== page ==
Sir Neville Marriner leads BSO in glittering Tanglewood concert

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On Sunday, July 19, Sir Neville Marriner conducted the Boston Symphony Orchestra with pianist Paul Lewis at the Tanglewood Music Center, now celebrating its 75th season. The program featured two Mozart symphonies and Robert Schumann’s Piano Concerto.

The venerable 91-year-old conductor is the Life President of the Academy of St. Martin in the Fields, the chamber ensemble he founded in 1958.  Unlike many contemporary conductors who are heavy on affectation and light on substance, Marriner has the understated command and unforced grace of a seasoned maestro. Despite the sweltering heat, the audience was treated to a refreshing and effervescent performance.

The concert opened with Mozart’s Symphony No. 35 (“Haffner”), which he composed in 1783 to mark the ennoblement of his friend, Sigmund Haffner. In a letter written to his father, Mozart indicated that the opening Allegro movement should be played with fire. And fire it was when Sir Neville took the baton like a modern day Prospero, casting his musical magic over the spellbound audience. He led the orchestra with crisp, precise movements, anticipating each note with a thorough command of the score.

The orchestra played the Andante movement with a collective light hand, giving the rather subdued melodies a serene undertone. The strings were delicate without being timid, and the violin and viola sections had particularly meticulous syncopation.  The Menuetto movement suffered only from the barely audible timpani, but the drums did come through splendidly in the final Presto. Mozart’s last movement has a dramatic flair, and is similar to both the Overture of Le Nozze di Figaro and Osmin’s aria “O wie will ich triumphieren” from Die Entführung aus dem Serail. Marriner alternated his conducting with taut authority in the vigorous sections and effortless grace in the legato passages.

Next was Schumann’s Piano Concerto with Paul Lewis as soloist. Schumann reconfigured his earlier “Concert Fantasy” concerto in A minor into the first movement of his Piano Concerto. His wife, Clara Schuman (also a composer), performed the concerto at its 1845 première in Dresden.

Paul Lewis delivered a pristine, thoughtfully executed performance.  After an admirable attack with the dazzling opening cascade, Lewis seemed to pull back with more caution in his interpretation. His restraint was perhaps understandable given that the interchanges between the pianist and orchestra in the first movement are subtle and rather obscure, and require clear delineation and skill from the soloist and the conductor to bring out the contrast.  The oboe and clarinet also featured prominently in the movement, and the soloists were first-rate.

The second and third movements of the Piano Concerto do not have a break between them (attacca subito). The Intermezzo switched to F major and featured a gentle, lyrical theme beautifully interpreted by the soloist and strings. Marriner was particularly adept at eliciting an expressive response from the violas and cellos to match the quintessentially Romantic style of the piece. Both he and Lewis were remarkable for their unpretentious, thoroughly focused demeanors.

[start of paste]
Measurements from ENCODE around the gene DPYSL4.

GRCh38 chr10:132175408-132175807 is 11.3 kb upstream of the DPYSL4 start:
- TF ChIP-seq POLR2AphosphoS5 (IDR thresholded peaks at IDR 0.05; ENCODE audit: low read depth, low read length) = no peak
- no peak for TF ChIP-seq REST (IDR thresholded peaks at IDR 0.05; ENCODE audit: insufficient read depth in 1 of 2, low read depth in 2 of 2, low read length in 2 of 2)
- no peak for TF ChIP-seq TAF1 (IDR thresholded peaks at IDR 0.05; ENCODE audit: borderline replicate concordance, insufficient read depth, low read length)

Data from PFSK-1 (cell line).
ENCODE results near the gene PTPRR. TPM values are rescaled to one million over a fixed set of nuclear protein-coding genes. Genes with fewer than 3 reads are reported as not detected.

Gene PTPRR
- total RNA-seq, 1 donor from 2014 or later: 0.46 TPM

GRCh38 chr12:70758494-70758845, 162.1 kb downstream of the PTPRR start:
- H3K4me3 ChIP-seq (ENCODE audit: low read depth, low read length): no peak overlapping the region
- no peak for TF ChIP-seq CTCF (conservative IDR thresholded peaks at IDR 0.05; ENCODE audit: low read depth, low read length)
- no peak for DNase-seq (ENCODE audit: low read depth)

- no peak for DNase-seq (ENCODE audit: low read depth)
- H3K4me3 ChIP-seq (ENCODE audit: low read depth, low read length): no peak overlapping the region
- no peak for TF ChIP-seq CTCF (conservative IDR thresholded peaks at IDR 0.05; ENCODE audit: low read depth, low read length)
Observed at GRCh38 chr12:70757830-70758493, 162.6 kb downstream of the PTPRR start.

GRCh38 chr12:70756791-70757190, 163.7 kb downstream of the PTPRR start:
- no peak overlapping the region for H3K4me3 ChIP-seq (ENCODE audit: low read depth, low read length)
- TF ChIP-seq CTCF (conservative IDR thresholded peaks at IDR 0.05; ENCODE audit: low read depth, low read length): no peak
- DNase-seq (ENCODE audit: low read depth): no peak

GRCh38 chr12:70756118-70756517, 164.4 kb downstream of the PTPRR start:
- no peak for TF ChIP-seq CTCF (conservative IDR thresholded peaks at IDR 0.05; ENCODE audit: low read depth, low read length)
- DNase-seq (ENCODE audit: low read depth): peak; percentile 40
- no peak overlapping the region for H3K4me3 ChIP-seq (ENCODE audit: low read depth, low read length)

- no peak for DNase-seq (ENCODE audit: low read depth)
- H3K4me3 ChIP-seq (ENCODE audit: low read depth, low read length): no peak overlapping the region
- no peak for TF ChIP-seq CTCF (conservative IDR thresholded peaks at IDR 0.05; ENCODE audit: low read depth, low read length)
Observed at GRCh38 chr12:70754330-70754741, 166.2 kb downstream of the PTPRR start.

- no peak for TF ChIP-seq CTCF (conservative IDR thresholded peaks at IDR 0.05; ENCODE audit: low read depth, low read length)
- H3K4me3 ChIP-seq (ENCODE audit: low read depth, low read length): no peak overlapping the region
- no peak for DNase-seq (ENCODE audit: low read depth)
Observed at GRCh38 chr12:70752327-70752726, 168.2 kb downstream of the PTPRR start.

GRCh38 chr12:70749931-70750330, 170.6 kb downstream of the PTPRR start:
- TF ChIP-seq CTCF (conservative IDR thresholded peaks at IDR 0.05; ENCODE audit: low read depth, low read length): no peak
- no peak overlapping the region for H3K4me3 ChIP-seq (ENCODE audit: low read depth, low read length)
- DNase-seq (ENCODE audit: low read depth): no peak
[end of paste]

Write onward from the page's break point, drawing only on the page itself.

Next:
Lewis’s playing was at its finest during the slower and unaccompanied sections, when the audience could listen to his sensitive, insightful performance unencumbered by auxiliary sound. The finale was a vigorous display of piano tectonics with dramatic timpani and orchestral flair.

The concert closed with Mozart’s Symphony No. 36 in C (“Linz”). Mozart had just four days to complete it since his host, Count Thun of Linz, scheduled a concert without his foreknowledge. The composer wrote to his father complaining that he had to produce the score at a “head-over-heels speed” in time for its 1783 première.

Throughout the final symphony, Marriner’s vitality and attention to every note was remarkable.  It was hard not to watch his baton as it swirled in a precise semicircular dance with every note in the pizzicato sections and glided smoothly along the expressive sections of the piece.

In the opening Adagio—Allegro spiritoso, Mozart used the slow introduction format for the first time in his symphonic composing. It is possible he was influenced by his friend, Joseph Haydn, who frequently used the technique. Marriner conveyed the orchestra with effortless ease through the transition between the more serious Adagio into the expansive Allegro. He seemed to truly enjoy the piece, and his enthusiasm was infectious. The orchestra’s performance was lively, and the cello and bass sections were particularly good with their impeccable timing. The bassoonist also played notably well in the Menuetto.

Mozart instructed that the final Presto be played as fast as possible, and Neville Marriner and the BSO were fully up to the task. Their energy and precision were evident throughout, especially in the violin section and timpani.  The suspense of the music was mirrored by the unexpected string malfunction of one of the violinists in the middle of the last movement. With commendable finesse, she re-attached the errant string, tuned her instrument, and resumed playing without a hitch. As the final movement and concert neared their lively conclusion, a roll of thunder boomed outside on perfect cue with the timpani. To a standing ovation, Sir Neville Marriner left the stage with a twinkle and wave, leaving the audience with a thoroughly memorable concert experience.

Contact Mary McCleary at [email protected]